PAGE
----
Decision pending on public inquiry into Omagh bombing

The government is expected to announce a decision to order a public inquiry into the 1998 Omagh bombing at a later date.

Relatives of the victims of the atrocity have been informed that Northern Ireland Secretary Chris Heaton-Harris will make a statement in the House of Commons.

A spokesman for the Northern Ireland Office said: “The Government intends to make an announcement imminently.”

Northern Ireland Secretary Chris Heaton-Harris is expected to make a statement in the House of Commons on Thursday (Brian Lawless/PA)

The dissident republican bomb exploded in the town of Co Tyrone on 15 August 1998, killing 29 people, including a woman pregnant with twins. Hundreds more were injured.

In 2021, a High Court judge recommended that the UK government carry out a human rights-compliant inquiry into alleged security lapses in the run-up to the attack.

Judge Horner found that it was potentially plausible that the attack could have been prevented.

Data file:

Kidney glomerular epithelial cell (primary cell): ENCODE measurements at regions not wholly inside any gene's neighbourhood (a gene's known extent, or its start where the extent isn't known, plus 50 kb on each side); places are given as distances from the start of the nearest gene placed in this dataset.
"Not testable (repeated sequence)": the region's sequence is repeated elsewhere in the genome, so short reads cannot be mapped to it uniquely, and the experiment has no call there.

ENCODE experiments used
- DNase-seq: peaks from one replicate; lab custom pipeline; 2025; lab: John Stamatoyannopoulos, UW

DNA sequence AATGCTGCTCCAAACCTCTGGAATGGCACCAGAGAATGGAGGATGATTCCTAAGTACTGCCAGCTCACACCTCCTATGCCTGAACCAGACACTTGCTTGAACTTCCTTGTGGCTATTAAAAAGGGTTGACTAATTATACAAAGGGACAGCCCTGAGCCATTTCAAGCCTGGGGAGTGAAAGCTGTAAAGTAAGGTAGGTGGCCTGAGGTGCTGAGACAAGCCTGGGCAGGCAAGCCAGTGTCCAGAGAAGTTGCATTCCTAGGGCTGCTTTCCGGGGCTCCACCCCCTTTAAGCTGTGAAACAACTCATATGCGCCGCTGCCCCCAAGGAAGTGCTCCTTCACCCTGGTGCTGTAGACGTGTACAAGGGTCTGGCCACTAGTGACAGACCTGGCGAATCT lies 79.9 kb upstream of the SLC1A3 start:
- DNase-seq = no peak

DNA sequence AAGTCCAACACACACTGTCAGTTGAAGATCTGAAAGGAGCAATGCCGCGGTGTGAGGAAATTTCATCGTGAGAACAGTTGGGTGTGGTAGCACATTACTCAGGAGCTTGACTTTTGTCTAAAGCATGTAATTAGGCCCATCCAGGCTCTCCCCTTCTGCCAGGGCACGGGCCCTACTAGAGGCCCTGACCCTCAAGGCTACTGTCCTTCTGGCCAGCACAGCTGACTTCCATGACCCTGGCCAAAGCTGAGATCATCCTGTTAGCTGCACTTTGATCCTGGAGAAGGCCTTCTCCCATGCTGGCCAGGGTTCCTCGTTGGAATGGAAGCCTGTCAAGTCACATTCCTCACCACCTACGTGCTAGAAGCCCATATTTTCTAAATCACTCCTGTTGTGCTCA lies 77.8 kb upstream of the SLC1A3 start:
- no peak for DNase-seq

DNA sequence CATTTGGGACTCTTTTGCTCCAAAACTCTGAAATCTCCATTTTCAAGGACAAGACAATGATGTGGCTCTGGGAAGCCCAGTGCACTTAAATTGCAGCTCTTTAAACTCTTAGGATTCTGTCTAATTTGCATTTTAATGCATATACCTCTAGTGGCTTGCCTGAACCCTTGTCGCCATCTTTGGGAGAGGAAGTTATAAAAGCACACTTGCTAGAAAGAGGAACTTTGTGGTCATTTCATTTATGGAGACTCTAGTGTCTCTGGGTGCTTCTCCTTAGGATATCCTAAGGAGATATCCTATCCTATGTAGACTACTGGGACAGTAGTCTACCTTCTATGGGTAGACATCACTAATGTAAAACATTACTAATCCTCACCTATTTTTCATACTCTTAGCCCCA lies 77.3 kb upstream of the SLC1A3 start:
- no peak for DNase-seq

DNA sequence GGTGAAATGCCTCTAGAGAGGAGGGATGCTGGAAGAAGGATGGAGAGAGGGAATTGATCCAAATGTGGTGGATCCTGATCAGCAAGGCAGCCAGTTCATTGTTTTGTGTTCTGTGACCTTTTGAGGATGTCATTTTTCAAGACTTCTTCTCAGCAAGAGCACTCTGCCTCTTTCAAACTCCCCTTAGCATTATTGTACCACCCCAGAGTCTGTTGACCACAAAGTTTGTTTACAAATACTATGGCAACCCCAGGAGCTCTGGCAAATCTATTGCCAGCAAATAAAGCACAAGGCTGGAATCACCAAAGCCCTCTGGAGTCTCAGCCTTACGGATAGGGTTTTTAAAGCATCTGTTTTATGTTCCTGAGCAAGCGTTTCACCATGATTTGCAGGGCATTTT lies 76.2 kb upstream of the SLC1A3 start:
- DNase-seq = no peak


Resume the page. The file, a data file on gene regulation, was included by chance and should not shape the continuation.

His decision came after a legal challenge by a bereaved family member against the government’s refusal to conduct a public inquiry.

The judge also recommended that the Irish government set up its own inquiry.

Heaton-Harris had promised to announce the government’s response to the ruling early in the new year.

The Secretary of State traveled to Omagh in December to meet some of the bereaved families and to visit the site of the attack and a nearby memorial garden.

Omagh bombing investigation

Michael Gallagher, whose son Aiden was killed in the Omagh bomb, standing in the Memorial Garden in the Co Tyrone town dedicated to the victims of the atrocity (PA)

In his 2021 sentencing, Judge Horner ordered a new inquiry into the Real IRA atrocity.

He said any investigation must look at a failure to act on a whistleblower or use intelligence and surveillance evidence about previous terror attacks.

The judge said a new inquiry should also examine whether a politically motivated “diminishment” of security focus toward dissident Republicans in the months before the 1998 attack resulted in crucial intelligence not being acted on.

Justice Horner said he was not specifically going to order that the UK’s inquiry into the Omagh bombing take the form of a public inquiry, explaining that he did not want to be “prescriptive” about the methodology.

While he does not have jurisdiction to order the Irish government to act on the matter, the judge also urged the authorities there to set up their own investigation in light of his findings.

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